The fog moved down from the mountains and slipped around the car like a cat preparing for sleep, and she moved.


Part of the the land of if collection

Sometimes, she said, sunrises seem so sad…


The back of the car creaked as you pulled yourself up onto its trunk beside her. A paper Pepsi cup blew around with the leaves on the other side of the street. Sidney rested her hand on top of yours, yours on the cool metal car, but she didn’t squeeze or hold it. Just rested flat fingers on your fingers flattened.

… like the end of a dream.


She paused, mid-word, to consider the thought she wanted to share. The water kept rushing over the man-made dam, damn what she might say – what might it mean. And the sun kept motioning to us that it wanted to set, but to us, in this moment, these words possible, held meaning. The world revolved around the two of us.


Sidney kept it about herself, wrapped tightly like her jeans. You wondered what she thought, not that it mattered to you her judgment, but still you wondered what sparks shot through her mind when she’d look away at some distant object – a tree branch, a swirl in the creek, a bunch of rocks left in a pile by some geographic event long before either of you ever even considered taking up residence here in these bodies. You wondered constantly. Still she made you home when she turned back and smiled.


She was obsessed with finding the space between – between two places, between body parts, between her and you – eyes always gauging distance. Parallax nonplussed. You knew without saying that she knew without second thought: to know how far apart you are is to know how close you’ve gotten.



You were thinking about her, here, not Sidney-on-your-shoulders leaning dangerously back to read the letters stacked atop. Thinking about the one you’d set off looking for. Why?

Sidney’s cold fingers on your forehead: all together now.


She liked to run the radio. You doubt – streams of cars, endless fences – she’d have made it this far if she didn’t have the same good taste in music that you did. Sometimes – sunlight fading – you wanted quiet and you’d grab her fingers away from that volume dial, press them lightly back to her thigh. She’d waggle them in a tickle under your palm – just a sec, got the message, dad.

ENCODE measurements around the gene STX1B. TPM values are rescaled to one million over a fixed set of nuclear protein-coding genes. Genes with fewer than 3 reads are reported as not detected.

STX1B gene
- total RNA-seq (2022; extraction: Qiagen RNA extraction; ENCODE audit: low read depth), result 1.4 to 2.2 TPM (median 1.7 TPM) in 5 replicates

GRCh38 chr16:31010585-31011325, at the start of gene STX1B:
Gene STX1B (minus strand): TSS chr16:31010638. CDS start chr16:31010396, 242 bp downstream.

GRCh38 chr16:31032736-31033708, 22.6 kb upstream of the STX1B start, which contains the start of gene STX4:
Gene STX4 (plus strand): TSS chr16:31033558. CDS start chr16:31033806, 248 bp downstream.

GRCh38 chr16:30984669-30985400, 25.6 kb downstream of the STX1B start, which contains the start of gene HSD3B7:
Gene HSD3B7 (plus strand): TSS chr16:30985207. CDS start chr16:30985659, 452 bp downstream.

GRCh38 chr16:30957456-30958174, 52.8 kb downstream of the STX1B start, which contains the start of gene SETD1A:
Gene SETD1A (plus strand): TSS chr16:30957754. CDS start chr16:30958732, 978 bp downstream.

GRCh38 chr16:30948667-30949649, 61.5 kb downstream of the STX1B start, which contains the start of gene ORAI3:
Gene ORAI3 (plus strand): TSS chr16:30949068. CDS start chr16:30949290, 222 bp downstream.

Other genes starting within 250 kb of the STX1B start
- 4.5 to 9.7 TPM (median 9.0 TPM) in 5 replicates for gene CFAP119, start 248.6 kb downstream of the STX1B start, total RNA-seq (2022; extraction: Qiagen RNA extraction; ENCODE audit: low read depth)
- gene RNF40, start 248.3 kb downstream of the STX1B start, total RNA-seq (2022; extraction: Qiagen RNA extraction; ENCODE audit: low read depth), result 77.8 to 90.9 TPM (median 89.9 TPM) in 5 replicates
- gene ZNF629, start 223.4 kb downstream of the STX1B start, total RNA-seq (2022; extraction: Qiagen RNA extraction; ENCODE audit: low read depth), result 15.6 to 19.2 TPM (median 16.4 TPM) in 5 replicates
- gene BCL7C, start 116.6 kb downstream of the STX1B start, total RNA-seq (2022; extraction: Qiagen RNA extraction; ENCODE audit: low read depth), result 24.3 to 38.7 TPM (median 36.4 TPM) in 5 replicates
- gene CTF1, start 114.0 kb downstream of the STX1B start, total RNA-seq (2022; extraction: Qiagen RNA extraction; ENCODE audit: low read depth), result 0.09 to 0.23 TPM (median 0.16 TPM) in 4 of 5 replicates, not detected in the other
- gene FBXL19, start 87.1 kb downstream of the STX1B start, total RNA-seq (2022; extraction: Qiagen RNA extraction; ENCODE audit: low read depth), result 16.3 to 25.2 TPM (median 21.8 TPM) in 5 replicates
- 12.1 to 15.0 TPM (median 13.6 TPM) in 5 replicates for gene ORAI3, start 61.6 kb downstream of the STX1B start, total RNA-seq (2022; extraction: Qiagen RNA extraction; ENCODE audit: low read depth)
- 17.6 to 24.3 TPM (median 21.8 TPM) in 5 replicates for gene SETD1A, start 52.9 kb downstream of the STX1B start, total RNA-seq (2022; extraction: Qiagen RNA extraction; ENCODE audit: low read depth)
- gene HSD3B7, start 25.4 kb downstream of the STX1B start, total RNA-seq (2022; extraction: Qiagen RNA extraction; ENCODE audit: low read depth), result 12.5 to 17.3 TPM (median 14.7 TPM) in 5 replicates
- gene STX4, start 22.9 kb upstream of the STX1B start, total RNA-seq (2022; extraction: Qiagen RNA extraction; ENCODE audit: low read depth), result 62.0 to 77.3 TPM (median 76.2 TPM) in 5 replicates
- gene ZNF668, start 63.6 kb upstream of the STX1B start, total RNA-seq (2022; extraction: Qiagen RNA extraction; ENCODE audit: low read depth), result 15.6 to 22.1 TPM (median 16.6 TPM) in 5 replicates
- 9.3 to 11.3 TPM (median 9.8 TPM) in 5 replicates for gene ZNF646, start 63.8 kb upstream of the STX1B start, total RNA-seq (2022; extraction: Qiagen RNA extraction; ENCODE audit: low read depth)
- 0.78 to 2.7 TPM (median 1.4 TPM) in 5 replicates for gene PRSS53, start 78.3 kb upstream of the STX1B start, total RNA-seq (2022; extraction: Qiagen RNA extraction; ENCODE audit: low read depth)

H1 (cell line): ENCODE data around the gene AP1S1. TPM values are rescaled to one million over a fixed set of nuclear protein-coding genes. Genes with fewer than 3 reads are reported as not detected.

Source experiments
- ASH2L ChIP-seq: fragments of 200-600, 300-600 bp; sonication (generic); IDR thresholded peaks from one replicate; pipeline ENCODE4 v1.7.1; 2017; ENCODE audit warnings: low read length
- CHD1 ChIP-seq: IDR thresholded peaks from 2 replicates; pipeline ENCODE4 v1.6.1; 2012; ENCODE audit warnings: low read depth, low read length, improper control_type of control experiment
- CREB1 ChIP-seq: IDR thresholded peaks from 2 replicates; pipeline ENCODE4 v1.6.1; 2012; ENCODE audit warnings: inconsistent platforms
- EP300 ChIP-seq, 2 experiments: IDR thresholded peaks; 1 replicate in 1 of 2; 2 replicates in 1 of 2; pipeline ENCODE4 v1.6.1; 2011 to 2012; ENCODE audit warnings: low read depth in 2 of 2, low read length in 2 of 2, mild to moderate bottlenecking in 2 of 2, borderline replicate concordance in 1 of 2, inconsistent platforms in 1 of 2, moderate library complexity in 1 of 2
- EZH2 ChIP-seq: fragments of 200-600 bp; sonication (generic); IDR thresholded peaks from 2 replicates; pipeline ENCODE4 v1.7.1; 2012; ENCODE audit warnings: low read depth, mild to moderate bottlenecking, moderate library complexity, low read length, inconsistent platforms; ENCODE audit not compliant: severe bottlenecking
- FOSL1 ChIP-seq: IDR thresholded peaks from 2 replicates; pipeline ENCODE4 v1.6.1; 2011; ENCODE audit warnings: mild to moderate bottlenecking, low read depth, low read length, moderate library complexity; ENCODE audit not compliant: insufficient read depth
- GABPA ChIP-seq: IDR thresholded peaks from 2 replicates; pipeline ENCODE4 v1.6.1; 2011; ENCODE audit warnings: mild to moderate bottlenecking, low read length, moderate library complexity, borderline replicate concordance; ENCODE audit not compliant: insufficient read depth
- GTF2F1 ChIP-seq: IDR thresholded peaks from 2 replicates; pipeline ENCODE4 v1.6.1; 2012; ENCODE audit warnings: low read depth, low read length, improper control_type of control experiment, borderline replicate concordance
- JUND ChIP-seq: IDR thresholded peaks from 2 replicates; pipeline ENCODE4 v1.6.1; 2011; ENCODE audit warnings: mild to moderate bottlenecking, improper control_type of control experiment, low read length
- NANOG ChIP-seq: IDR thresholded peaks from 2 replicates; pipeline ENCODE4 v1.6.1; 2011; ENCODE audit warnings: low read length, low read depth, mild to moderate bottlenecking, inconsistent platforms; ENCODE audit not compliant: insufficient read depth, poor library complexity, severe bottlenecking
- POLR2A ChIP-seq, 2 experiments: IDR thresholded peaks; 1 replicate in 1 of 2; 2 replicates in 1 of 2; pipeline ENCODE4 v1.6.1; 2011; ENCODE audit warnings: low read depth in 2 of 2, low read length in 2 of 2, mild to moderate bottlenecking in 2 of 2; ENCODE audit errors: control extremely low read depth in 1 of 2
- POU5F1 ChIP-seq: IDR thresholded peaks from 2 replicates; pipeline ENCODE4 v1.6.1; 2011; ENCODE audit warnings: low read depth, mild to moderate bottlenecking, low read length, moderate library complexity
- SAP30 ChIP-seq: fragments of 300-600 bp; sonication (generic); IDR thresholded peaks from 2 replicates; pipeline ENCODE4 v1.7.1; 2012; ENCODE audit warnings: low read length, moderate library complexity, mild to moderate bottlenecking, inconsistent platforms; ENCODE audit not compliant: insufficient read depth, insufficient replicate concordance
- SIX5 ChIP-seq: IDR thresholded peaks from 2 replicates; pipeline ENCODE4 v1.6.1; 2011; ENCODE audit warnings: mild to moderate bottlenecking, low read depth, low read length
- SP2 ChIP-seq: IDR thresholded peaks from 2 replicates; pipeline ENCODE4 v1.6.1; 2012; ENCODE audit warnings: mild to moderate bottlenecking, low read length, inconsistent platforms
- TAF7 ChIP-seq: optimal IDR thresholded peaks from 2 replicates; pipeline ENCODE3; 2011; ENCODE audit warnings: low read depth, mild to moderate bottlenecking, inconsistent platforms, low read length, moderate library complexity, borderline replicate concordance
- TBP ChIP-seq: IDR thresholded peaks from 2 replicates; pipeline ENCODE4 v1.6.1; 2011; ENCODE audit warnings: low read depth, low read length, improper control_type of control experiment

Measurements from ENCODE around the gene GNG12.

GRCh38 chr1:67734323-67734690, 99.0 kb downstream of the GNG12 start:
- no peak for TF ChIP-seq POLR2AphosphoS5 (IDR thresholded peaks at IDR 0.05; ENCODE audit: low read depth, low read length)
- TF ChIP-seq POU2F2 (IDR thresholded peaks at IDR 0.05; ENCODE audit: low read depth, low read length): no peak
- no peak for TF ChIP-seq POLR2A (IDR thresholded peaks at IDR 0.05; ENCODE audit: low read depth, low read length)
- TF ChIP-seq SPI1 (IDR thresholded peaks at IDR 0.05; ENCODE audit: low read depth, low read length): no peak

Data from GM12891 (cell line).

Sometimes – power lines, shadow signs – you suspect you like such moments.


The fog moved down from the mountains and slipped around the car like a cat preparing for sleep, and she moved, shifted her weight against you. One eye open, peeking out of that space halfway between wake and sleep. Must be hot and heavy in here, she giggled quietly, the windows’re all steamed up.

She snored once, and was asleep.


In your borrowed bathroom, crickets and shower static sing. You brush your teeth in the steamed up, soap-spotted mirror. She’s quiet in the shower stall, Sidney singing me & bobby mcgee until you asked her politely (yet pointedly) to stop reminding you of the other one. The one whose face you almost see behind the water that runs down the frosted glass.

Light through the window from a single out-of-place streetlight reflects off her skin. She’s standing – hands clasped together – pressed against the wall and head against her hands. Like she’s praying. It’s been like this for several days now.

Got soap? she whispers, her face turned toward yours two inches from the glass. You might as well be inside.


An empty street. Only the traffic lights clicking red, yellow, green. Too late for most of us. What had you’d said? She turned, on those solid yellow double lines, stopped dead. Turned and looked up at you. There were her fingers curled in yours. Stopped.

I do love you, you know. And that was all she ever had to say.

Stopped. Headlights. And then, motion, breath — she tugged at your arm and all had started up again.


You couldn’t tell from here, but she was totally stoned. Still didn’t stop her from dancing nude as a nature sprite around that backyard garden while you waited in the hammock.


Dreadful sorry, Clementine.

She stopped her seemingly ceaseless spinning and covered her eyes to see you in her shadow. Huh? You smirked and said nothing. Sidney spun on her axis and the world spun around Sidney.


Picking the burrs off your jeans and wiping the sweat from your cheeks. Not a cloud in the sky but still white with haze. You watch her, wait for a signal. And you eventually ask, What the hell are you doing?

Spinning counterclockwise, she answers at you amid her continued leftward arc.


She wore the conflicted clothes of a tomboy discovering the girl inside, but when she pointed to the barette with an ice cream cone, you had no doubt who ran this club.


The heat, the heat, relentless, and the motion and the bustle and what you wanted to do most was close your eyes and sleep. But you needed to keep them open.

Mila (Jacob Stetser)

Mila is a writer, photographer, poet & technologist.

He shares here his thoughts on Buddhism, living compassionately, social media, building community,
& anything else that interests him.

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